Five people have been killed in electoral violence in Ghana as tensions escalate during a hotly contested race which both sides say are on track to win.
The Ghanaian police service said it recorded more than 60 incidents in Monday’s vote, in which President Nana Akufo-Addo stood for re-election against his main rival, former President John Mahama, and 10 others candidates.
“Twenty-one of the incidents are genuine electoral violence, six of which involve gunfire resulting in the death of five,” he said.
Independent observers this week praised Ghana for conducting largely peaceful polls, in keeping with its reputation as one of West Africa’s most stable democracies.
But tensions have mounted as Mahama and Akufo-Addo camps say their tally shows their candidate ahead.
“There were problems on election day regarding the voting procedure, and then immediately after the vote there were complaints about how the result was settled,” said Ahmed Idris of Al Jazeera, report by ‘Accra.
“What we are hearing right now is that in the town of Tamale there have been protests from the opposition party, claiming that there were irregularities and attempts to subvert with the will people.
“Here too, in the capital of Accra, we understand that there was an incident at the headquarters of the electoral commission. And we have seen in the last few minutes or so that the military police and other paramilitary organizations are ensuring that there is no breach of public order. “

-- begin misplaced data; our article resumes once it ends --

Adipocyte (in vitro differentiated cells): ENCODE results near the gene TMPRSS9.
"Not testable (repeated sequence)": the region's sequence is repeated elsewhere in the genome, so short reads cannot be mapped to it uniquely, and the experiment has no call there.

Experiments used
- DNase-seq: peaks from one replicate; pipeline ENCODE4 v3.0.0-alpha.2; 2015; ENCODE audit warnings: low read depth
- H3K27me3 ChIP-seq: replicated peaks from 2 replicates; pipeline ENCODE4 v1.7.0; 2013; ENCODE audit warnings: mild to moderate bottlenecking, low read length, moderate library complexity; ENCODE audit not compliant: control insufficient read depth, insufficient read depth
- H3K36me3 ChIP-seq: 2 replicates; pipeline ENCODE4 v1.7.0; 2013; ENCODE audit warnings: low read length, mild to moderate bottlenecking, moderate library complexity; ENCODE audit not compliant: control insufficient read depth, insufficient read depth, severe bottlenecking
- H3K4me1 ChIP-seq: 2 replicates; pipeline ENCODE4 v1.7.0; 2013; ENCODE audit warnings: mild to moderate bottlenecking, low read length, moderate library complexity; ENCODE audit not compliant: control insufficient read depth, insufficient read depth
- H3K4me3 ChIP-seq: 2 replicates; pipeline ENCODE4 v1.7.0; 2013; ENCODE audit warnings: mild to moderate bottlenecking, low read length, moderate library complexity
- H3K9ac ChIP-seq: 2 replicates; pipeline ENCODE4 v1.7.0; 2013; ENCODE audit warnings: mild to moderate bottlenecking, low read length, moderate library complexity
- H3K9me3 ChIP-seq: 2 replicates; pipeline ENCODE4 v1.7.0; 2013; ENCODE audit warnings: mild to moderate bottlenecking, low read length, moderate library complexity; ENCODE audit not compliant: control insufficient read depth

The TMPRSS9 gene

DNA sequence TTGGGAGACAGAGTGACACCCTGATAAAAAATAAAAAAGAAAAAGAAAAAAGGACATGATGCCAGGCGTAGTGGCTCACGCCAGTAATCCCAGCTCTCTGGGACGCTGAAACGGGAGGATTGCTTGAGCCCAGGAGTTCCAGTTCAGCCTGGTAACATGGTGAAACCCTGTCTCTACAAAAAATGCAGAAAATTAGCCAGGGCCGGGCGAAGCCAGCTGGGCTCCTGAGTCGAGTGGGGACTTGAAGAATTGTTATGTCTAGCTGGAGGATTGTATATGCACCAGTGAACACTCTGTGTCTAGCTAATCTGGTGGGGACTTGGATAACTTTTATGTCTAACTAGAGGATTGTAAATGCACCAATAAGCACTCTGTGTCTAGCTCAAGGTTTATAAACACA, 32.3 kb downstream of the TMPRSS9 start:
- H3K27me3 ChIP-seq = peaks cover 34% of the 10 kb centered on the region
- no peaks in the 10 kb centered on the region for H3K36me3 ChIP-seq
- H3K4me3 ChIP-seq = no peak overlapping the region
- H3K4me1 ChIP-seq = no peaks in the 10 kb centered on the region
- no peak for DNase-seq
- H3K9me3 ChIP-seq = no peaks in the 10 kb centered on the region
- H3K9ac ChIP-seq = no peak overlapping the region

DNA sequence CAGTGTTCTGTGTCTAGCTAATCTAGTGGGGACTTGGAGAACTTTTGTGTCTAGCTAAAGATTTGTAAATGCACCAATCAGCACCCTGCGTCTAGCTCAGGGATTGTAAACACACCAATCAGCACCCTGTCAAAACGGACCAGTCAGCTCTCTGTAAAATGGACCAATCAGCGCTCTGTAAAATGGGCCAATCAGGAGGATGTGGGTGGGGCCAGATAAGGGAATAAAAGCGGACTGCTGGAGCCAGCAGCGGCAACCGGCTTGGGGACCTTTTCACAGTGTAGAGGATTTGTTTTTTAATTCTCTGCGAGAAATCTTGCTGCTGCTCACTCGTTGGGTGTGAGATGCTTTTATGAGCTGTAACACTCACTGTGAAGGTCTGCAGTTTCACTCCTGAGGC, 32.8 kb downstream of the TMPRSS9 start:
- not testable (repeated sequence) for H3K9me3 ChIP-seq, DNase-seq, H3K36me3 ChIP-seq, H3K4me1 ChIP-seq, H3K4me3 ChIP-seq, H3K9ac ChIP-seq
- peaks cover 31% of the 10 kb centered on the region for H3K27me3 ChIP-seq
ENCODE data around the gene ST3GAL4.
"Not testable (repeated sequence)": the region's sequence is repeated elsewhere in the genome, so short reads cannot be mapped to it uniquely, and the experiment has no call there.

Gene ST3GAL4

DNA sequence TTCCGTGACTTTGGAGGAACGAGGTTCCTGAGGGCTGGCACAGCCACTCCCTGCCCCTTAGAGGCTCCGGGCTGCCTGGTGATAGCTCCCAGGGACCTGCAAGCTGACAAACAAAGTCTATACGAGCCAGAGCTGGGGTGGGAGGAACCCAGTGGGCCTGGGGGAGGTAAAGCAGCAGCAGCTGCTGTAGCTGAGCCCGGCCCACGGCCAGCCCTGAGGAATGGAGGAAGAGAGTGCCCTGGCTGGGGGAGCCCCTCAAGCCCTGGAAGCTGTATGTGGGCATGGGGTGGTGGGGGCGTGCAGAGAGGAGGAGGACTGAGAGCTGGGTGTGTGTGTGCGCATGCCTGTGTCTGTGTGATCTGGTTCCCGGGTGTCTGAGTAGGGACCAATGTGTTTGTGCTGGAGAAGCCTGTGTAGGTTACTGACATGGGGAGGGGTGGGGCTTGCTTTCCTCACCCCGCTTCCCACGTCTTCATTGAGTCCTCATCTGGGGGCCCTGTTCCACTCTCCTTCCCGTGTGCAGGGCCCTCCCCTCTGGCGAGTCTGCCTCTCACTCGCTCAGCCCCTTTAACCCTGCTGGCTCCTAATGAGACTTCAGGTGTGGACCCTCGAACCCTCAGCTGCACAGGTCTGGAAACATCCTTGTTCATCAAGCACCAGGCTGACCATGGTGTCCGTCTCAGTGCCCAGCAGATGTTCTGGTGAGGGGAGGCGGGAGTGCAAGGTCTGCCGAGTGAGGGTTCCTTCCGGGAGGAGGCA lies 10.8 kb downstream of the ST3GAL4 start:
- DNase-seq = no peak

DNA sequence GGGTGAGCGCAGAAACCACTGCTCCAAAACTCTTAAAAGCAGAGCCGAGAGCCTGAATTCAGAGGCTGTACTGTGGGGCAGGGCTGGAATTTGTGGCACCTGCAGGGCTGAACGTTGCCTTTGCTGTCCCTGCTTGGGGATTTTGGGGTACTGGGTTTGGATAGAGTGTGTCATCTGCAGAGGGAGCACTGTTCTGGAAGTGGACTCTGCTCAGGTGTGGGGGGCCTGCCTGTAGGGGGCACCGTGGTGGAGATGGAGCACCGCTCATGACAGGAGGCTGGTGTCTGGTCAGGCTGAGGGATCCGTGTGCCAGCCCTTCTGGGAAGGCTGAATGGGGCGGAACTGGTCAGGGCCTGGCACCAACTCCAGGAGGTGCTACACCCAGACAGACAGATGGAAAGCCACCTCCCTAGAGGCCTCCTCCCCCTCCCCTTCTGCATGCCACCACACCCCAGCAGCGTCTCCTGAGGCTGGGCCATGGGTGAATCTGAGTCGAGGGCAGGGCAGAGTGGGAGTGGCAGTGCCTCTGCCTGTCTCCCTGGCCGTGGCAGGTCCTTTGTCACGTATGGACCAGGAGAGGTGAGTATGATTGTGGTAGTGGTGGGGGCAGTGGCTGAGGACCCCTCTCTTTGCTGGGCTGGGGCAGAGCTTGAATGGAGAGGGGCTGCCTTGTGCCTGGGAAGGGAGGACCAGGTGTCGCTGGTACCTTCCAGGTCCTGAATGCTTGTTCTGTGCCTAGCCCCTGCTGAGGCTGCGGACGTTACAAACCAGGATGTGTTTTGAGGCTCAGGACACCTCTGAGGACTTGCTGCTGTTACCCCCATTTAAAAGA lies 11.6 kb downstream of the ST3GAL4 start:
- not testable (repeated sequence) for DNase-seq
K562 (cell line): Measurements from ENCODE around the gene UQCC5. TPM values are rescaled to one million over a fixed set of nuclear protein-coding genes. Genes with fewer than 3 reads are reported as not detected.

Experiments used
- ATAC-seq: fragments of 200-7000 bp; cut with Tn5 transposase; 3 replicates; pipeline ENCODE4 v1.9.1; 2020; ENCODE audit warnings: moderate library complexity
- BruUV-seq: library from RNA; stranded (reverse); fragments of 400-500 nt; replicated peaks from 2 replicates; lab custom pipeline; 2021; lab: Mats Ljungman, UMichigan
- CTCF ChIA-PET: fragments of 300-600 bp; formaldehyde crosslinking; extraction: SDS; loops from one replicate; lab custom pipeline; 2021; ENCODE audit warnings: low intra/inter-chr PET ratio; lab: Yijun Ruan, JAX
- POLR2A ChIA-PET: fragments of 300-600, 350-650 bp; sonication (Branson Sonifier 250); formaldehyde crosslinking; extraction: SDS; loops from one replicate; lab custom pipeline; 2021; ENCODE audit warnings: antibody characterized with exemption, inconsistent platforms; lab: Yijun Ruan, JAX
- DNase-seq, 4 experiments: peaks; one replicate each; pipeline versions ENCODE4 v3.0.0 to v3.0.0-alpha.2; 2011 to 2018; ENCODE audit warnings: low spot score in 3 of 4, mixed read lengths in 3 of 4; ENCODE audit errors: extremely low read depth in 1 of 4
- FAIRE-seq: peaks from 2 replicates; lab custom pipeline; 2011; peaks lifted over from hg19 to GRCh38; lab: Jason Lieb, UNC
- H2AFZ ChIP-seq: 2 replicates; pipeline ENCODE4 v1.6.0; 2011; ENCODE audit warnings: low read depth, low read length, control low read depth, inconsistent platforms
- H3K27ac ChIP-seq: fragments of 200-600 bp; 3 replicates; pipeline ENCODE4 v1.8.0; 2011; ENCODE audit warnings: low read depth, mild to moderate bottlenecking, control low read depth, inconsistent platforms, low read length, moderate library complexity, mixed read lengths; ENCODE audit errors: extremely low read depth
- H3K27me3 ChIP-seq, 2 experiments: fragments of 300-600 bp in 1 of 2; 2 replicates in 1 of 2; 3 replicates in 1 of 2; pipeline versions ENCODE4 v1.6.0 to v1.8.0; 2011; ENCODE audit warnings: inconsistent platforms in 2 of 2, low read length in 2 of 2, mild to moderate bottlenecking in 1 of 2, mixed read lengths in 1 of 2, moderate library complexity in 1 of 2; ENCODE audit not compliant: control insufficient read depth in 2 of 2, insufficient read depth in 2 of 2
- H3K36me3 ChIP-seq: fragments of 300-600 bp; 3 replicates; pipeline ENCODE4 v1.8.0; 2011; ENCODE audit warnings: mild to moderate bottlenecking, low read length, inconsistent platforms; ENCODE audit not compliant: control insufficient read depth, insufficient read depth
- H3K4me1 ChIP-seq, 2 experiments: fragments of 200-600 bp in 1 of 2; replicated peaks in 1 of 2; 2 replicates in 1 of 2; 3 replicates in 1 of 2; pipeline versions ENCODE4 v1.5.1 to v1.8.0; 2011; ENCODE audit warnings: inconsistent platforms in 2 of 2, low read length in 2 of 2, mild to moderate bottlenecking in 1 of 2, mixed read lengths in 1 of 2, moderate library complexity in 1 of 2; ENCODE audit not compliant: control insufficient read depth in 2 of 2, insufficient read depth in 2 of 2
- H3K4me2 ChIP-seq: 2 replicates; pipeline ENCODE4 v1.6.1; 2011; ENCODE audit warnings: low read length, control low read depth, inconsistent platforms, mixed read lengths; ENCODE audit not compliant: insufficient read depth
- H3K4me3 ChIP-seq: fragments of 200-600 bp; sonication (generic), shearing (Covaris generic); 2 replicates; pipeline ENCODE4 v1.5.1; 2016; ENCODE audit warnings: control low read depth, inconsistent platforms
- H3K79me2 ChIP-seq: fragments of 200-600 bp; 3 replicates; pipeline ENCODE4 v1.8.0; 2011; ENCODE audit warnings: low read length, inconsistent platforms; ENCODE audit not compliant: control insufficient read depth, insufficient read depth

The official results of the electoral commission are expected later Wednesday.
Monday’s poll was seen by observers as generally free and fair, but the political climate deteriorated Tuesday night when Mahama accused his rival of showing “very undemocratic credentials.”
Akufo-Addo, he alleged, had mobilized the army in an attempt to influence the outcome.
“You can’t use the military to try to reverse some of the results in the ridings that we won. We will resist any attempt to overthrow the sovereign will of the Ghanaian people, ”said the 62-year-old former president.
Mahama made the accusations after rumors circulated on social media that he had conceded defeat.
Hours earlier, the presidency – releasing an unofficial tally – claimed Akufo-Addo led with 52.25% of the vote, compared to 46.44% for Mahama.
Information Minister Kojo Oppong Nkrumah told a press conference that the allegations of intimidation by soldiers were false.
He also bluntly rejected Mahama’s claim that his center-left Democratic National Congress (NDC) won a 140-seat majority in the 275-member parliament.
“No candidate at this stage should undermine the work of the EC [electoral commission], it is irresponsible and it would endanger the peace of this country ”, warned Oppong Nkrumah.
European Union chief observer Javier Nart told a press conference on Wednesday that “Ghanaians voted freely”.
“Although there were isolated violent incidents, both on polling day and during the campaign… fears of violence and vigilance, thankfully, did not materialize. These were isolated minor incidents, some of them tragic. “
Mahama and Akufo-Addo, 76, are old rivals who have faced each other at the polls twice before.
Mahama was president for four years until 2016 before being replaced by Akufo-Addo. These two elections were determined by small margins.